A spokesman for the Herefordshire and Worcestershire NHS region has indicated that institutions in the area will endeavour to engage in a dialogue with the public.
The two counties are currently collaborating on a sustainability plan for NHS services, and have moved to ensure the public that their views will be taken on board as part of this process.
Eventually, a joint Sustainability and Transformation Plan (STP), in order to implement the NHS Five Year Forward View, with be released by the counties.
Plans are currently being made across the NHS to ensure that the health service delivers in a way that is safe and sustainable for the future.
But there has been concern in the Herefordshire and Worcestershire region that the process of working together could result in the public being excluded from the process.
Yet a spokesman for Herefordshire Clinical Commissioning Group (CCG) denied that this would be the case, instead outlining the process for the STP.
“The latest iteration of the Sustainability and Transformation Plan (STP) was submitted to NHS England on October 21. We are awaiting feedback to help us refine the plan before we then go on to engage more widely.”
Details were also divulged on a process of consultation with NHS patients.
“We are planning to start a conversation with the public on the themes and ideas in the STP and there will be opportunities, wherever possible, to help shape these as we move forward. Again to reassure people no major or significant changes to how we provide services will be made without full and proper engagement.”
NHS net expenditure (resource plus capital, minus depreciation) has increased from £75.822 billion in 2005/06 to £117.229 billion in 2015/16. Planned expenditure for 2016/17 is £118.829 billion.
In real terms the budget is expected to increase from £117.229 billion in 2015/16 to £120.151 billion by 2019/20.
Health expenditure (medical services, health research, central and other health services) per capita in England has risen from £1,868 in 2010/11 to £2,057 in 2014/15.
The NHS net deficit for the 2015/16 financial year was £1.851 billion (£599m underspend by commissioners and a £2.45 billion deficit for trusts and foundation trusts).
And the most recently published national surveys of investment for mental health found there had been real terms reductions of 1 per cent for working age adults and 3.1 per cent for older people in 2011/12.
Herefordshire has one CCG responsible for buying health care services, and one acute hospital trust.
Worcestershire has three CCGs and one acute hospital trust.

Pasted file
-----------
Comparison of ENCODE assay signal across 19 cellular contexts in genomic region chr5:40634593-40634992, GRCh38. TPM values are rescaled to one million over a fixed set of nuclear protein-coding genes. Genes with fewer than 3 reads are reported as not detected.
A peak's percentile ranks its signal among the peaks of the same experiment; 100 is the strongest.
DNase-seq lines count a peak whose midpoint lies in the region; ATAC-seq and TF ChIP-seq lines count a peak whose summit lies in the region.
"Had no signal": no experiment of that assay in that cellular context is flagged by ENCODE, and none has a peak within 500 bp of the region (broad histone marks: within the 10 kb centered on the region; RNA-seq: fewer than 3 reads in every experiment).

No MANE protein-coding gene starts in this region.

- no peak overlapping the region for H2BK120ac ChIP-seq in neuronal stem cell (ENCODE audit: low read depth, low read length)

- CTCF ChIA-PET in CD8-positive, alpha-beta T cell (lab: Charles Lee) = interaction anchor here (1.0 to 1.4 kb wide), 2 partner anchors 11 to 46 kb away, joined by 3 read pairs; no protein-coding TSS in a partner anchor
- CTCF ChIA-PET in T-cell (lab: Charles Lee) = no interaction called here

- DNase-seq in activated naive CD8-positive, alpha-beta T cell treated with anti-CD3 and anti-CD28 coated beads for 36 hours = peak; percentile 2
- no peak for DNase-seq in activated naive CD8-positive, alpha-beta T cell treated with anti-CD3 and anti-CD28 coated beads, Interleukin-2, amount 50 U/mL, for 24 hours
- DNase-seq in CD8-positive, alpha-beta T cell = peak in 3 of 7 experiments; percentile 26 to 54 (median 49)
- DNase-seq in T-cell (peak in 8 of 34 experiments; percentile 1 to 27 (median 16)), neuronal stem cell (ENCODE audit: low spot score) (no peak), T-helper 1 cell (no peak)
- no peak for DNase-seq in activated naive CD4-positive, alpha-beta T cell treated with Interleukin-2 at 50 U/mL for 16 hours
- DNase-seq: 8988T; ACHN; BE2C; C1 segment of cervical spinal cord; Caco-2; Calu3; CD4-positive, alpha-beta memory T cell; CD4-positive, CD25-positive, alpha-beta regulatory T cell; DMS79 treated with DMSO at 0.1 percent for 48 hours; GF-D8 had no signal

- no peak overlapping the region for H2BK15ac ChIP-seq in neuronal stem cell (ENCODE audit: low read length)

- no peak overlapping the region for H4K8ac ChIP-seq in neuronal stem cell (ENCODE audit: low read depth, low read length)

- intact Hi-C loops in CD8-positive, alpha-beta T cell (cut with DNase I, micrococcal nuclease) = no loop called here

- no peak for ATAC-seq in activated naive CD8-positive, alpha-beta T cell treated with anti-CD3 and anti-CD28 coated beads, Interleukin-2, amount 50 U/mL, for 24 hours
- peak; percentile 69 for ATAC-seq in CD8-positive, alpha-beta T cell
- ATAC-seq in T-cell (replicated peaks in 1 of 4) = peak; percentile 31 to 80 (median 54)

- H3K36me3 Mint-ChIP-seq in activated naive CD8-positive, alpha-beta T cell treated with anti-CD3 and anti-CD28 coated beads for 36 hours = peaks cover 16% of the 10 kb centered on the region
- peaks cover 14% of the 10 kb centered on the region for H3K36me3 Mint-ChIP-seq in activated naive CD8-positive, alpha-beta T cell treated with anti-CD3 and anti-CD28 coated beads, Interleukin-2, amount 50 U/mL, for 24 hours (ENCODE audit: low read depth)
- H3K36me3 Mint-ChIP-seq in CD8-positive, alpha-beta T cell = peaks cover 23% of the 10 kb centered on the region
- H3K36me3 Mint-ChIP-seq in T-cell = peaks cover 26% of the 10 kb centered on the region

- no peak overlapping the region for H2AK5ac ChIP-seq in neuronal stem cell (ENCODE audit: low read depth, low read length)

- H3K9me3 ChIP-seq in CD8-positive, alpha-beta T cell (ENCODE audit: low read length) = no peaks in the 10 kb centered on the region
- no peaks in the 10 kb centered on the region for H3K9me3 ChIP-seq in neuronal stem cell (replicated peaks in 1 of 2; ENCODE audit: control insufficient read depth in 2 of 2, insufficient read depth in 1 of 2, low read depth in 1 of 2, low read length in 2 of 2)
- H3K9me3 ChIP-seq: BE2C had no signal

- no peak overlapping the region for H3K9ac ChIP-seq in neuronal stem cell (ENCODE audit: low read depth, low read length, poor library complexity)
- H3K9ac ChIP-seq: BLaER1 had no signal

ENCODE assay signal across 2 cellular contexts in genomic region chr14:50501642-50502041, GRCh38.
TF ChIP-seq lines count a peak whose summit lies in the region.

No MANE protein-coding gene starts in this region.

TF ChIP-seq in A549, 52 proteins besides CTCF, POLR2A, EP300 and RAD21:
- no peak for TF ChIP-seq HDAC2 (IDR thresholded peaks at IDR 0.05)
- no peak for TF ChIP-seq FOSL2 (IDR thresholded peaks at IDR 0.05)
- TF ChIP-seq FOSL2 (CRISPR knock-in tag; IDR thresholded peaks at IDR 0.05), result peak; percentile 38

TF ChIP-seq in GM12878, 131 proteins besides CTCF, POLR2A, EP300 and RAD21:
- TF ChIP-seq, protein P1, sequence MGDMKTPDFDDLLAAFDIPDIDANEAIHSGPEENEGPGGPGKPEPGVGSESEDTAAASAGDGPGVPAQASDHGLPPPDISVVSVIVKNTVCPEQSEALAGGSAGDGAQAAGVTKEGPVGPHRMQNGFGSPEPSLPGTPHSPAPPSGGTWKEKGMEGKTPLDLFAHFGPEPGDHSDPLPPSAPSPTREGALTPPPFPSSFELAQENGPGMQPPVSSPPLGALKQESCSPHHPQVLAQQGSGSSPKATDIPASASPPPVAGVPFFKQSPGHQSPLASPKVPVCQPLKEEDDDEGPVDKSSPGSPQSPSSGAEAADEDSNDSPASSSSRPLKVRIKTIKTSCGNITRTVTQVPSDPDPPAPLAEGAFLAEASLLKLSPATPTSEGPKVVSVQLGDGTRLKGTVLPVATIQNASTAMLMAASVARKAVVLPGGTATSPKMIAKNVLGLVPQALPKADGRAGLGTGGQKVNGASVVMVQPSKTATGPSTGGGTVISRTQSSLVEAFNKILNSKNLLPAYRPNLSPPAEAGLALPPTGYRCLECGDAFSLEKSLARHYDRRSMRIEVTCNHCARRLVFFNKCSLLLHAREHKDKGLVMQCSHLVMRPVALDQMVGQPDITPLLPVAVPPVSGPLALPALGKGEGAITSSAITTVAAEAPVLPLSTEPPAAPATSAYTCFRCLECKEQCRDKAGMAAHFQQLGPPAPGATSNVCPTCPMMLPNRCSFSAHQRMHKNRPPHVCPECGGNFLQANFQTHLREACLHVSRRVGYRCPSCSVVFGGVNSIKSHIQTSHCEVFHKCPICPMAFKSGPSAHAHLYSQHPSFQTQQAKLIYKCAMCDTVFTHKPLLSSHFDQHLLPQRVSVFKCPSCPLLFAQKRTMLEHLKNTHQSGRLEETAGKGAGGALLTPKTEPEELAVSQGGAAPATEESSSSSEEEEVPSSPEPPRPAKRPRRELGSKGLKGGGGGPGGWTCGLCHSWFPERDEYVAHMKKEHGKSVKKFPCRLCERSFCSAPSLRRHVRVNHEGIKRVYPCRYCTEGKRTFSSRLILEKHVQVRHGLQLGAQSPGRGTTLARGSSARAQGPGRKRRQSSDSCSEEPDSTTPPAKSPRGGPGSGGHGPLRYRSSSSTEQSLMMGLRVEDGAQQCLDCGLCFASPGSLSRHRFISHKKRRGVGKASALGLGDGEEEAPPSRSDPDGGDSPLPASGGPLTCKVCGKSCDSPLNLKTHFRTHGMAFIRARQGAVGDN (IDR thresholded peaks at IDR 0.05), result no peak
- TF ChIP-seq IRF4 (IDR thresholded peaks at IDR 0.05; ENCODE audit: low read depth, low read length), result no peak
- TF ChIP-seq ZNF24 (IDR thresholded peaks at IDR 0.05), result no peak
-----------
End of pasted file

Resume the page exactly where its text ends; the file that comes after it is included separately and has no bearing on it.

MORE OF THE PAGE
A new environmentally sound development project is being proclaimed as saving both money and reducing carbon emissions for a prominent NHS trust.
Conquest Hospital, part of the East Sussex Healthcare NHS Trust, has recently unveiled a new server room which will play a critical role in a new cutting-edge approach to energy consumption at the hospital.
The room was opened last week by The Secretary of State for Energy and Climate Change, Amber Rudd, and already the potential achievements of this innovation have been lauded.
It is suggested that this server room, which forms part of an ecologically-friendly project in the NHS trust, will save £112,650 and reduce carbon emissions by the hefty total of 505 tonnes.
Designed and built by Comms Room Services, the new facility is at the cutting-edge of energy-efficient solutions for data centres, delivering huge savings on hospital running costs.
Benefits include the hospital achieving a Power Usage Effectiveness score of 1.04, as well as providing a stable power environment.
Another aspect of the new development that will help it deliver a more ecologically-friendly environment for the NHS trust is the separation of cold and hot airflows.
This will enable the trust to further reduce energy consumption, while also having the added benefit of improving server reliability.
The raised floor structure has also been built into the server room, which will enable maximum throughput of air into the cold pile, and eliminate hotspots.
This will play a further role in ensuring reliability and the ecological qualities of the development.
Speaking publicly at the opening of the server room, the aforementioned Rudd was positive about the benefits of the technology involved.
“It’s great to hear that the sum of £112,000 will be saved over five years. That could be spent on two or three salaries or investment in the hospital. It could be a really important part of helping people with patient care,” Rudd commented.
Andy Bissenden from East Sussex Healthcare NHS Trust, was also enthusiastic about the potential of the technological development, and particularly praised the economic benefits.
“One of the things we looked at was return on investment. The evaporative cooling solution gave us a payback of five years on this site on design, but taking in consideration the shutting of our Eastbourne data centre, and the additional space we got through the design, it has enabled us to reduce this to three years,” Rudd stated.
Among the energy-efficient technologies installed are LED lighting with passive infrared sensor operation and a Coolvap cooling solution.
It is hoped that other NHS trusts will follow the example of the East Sussex organisation and develop and install similar green technology within hospitals across the United Kingdom in the foreseeable future.